For a number of reasons, including the fact that the nuclear-armed subs operate far from U.S. shores, the Navy manages to keep a tighter lid on information about its operations. On the other hand, nuclear power plays a larger role in the Navy, in the sense that many of its ships and subs use on-board nuclear reactors for their propulsion – aside from whether they carry nuclear arms. (” title=”Naval training command” target=”_blank”>Naval Nuclear Power Training Command).

Each of these — the ballistic missile submarines, the bombers and the ICBMs — is known as a “leg” of the nuclear “triad.” They would be commanded in time of nuclear war by the head of U.S. Strategic Command, currently a four-star admiral. (Strategic Command fact sheet; Overview of the strategic “triad” by the nonpartisan Congressional Research Service).

The nuclear weapons chain of command runs from the President of the United States to the secretary of defense to the commander of Strategic Command. Here is a link to a little-known, comprehensive overview of the nuclear weapons system, including the nuclear command, control and communications, or NC3.

The only overseas element of the nuclear weapons story is about 200 bombs that are stored in Europe for potential use by U.S. and allied aircraft. There has been a lot of talk about eliminating those weapons, given their limited military utility, but the sudden surge in tension with Russia this year over Ukraine makes it highly unlikely that NATO member countries such as the Baltic states of Latvia, Estonia and Lithuania, which feel most threatened by Russia as former territories of the Soviet Union, will agree to let that happen. (Overview of non-strategic nuclear weapons, including those in Europe).


Elements of what the government calls its “nuclear enterprise” are sprinkled across the landscape. They include nuclear laboratories in California, Tennessee and New Mexico; retired Cold War-era nuclear production plants in Washington state and Colorado; ICBM support sites in Utah and New Mexico; naval nuclear facilities in Georgia and South Carolina; and nuclear missile launch sites in Montana, Wyoming, Colorado, Nebraska and North Dakota.

It’s all managed from the Pentagon and other government agencies in Washington, D.C. and beyond.

The basic division of labor, and of responsibility, is between the departments of Defense and Energy. This approach has its origins in the earliest days of the nuclear program when it was determined that civilian control must be a guiding principle, even though it would be the military that would actually use the weapons.

Civilian control was made law with President Harry Truman’s signing of the Atomic Energy Act in 1946, (PDF) one year after he ordered the only nuclear attack the world has ever seen — the bombings of Japan that ended World War II. (History of the Atomic Energy Commission PDF).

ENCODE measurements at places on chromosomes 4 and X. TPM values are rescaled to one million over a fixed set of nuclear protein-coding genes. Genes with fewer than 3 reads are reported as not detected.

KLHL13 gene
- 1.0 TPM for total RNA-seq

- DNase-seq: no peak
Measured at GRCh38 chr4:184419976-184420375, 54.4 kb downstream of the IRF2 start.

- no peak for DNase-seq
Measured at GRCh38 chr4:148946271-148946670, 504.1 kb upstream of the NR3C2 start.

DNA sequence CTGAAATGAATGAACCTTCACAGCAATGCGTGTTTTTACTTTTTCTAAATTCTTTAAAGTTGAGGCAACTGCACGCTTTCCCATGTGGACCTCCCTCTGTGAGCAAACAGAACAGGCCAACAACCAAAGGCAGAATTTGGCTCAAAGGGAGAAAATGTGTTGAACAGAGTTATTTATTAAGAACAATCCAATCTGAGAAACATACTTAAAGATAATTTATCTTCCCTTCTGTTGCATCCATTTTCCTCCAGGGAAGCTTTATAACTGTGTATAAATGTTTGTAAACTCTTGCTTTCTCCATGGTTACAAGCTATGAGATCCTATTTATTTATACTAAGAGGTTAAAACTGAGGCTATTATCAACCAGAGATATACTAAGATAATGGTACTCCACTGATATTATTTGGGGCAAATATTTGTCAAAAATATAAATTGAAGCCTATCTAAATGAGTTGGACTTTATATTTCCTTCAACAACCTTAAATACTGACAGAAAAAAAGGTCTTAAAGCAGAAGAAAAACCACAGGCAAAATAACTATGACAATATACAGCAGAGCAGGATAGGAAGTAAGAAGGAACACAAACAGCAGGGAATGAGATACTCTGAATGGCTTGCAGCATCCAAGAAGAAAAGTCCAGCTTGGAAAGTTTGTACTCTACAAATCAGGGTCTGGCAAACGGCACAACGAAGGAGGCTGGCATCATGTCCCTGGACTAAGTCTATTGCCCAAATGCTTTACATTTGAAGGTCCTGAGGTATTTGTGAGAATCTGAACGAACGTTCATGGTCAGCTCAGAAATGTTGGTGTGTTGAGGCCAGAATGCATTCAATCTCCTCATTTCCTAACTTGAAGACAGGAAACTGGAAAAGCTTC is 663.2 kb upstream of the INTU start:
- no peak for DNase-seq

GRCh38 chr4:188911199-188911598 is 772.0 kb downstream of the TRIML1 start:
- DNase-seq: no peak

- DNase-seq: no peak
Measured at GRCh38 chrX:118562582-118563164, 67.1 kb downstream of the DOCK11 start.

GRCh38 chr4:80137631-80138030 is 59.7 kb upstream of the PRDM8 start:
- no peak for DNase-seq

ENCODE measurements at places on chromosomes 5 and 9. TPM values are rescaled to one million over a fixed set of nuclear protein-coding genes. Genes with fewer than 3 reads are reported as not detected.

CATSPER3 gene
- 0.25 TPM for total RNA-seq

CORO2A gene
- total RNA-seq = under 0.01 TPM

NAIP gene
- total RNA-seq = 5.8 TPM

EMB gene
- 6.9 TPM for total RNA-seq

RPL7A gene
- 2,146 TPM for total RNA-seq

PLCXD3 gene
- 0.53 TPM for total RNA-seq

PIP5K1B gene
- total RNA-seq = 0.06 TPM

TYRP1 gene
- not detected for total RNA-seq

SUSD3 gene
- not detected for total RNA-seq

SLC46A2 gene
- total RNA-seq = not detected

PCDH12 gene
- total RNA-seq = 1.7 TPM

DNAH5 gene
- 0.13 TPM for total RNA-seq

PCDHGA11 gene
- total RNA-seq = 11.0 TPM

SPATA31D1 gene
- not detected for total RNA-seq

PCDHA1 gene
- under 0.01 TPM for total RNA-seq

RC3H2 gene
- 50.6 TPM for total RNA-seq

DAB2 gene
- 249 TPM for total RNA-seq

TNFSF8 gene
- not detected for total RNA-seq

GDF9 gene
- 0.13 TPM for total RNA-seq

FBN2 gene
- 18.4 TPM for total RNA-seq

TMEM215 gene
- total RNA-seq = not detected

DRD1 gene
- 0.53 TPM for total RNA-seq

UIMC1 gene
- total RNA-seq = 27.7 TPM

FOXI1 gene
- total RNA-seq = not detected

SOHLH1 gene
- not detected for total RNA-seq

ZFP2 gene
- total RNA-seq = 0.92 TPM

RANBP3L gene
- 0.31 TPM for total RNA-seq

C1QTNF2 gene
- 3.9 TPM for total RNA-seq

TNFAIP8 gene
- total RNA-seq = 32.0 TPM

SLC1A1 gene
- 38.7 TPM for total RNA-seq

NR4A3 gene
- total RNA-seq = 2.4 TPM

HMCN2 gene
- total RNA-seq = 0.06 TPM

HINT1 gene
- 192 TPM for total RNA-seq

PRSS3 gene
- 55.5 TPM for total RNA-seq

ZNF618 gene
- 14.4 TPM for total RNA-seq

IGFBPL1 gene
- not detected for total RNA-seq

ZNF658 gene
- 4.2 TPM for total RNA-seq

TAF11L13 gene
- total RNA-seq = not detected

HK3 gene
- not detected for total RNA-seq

Frank Klotz

Frank Klotz

Today the civilian side of the equation is led by the National Nuclear Security Administration, which is part of the Energy Department. Its chief is Frank Klotz, a retired three-star Air Force general who once commanded the ICBM force.

This agency also is charged with ensuring that nuclear weapons do not fall into the hands of terrorists. Its Office of Nuclear Threat Science oversees the Nuclear Counterterrorism Program.

The NNSA also has several organizations designed to respond to actual nuclear emergencies, including the Nuclear Emergency Support Team that is trained to help respond to terrorist acts involving the use of nuclear materials.

Oak Ridge Y12 facility

Oak Ridge Y12 facility, the “Fort Knox of uranium.” SOURCE: Wikimedia Commons.

Among the Energy Department’s pieces of the nuclear pie is the Y-12 plant at Oak Ridge, Tenn., which dates to the Manhattan Project that gave birth to U.S. nuclear weapons.

Among the Y-12 plant’s missions are the manufacture, processing and storage of uranium components for nuclear weapons. Y-12 also supplies the Navy with highly enriched uranium from dismantled weapons to make fuel for use in the nuclear reactors that power all U.S. submarines and aircraft carriers.

Y-12, sometimes called the “Fort Knox of uranium,” was prominently in the news in July 2012 when three anti-nuclear protesters, including an elderly nun, managed to penetrate to the compound’s most-secure section before being detected.

An important but often overlooked aspect of the nuclear weapons story is – and will remain for years to come – the dismantlement process overseen by the Energy Department. This graphic shows the basic flow diagram of where in the U.S. this work is done.

The government’s own watchdog for public health and safety issues related to civilian nuclear facilities, since 1989, is the Defense Nuclear Facilities Safety Board.


The politics of nuclear weapons is an important part of the picture. It includes those in Congress who feel a duty to defend their state’s piece of the nuclear pie, as well as the committees responsible for oversight of the nuclear forces — the Senate Armed Services Committe and subcommittees and the House Strategic Forces Subcommittee.

The State Department leads the arms control process, mostly recently by negotiating the New START treaty that went into effect in February 2011 and will require both the U.S. and Russia to reduce its nuclear arsenals by February 2018. State’s Under Secretary for Arms Control and International Security manages global security policy.

Nuclear issues have long been at the center of heated debate in this country, and although they play a less-noticed role today than during the Cold War, there remains a large and active army of advocates – pro and con – in Washington and beyond.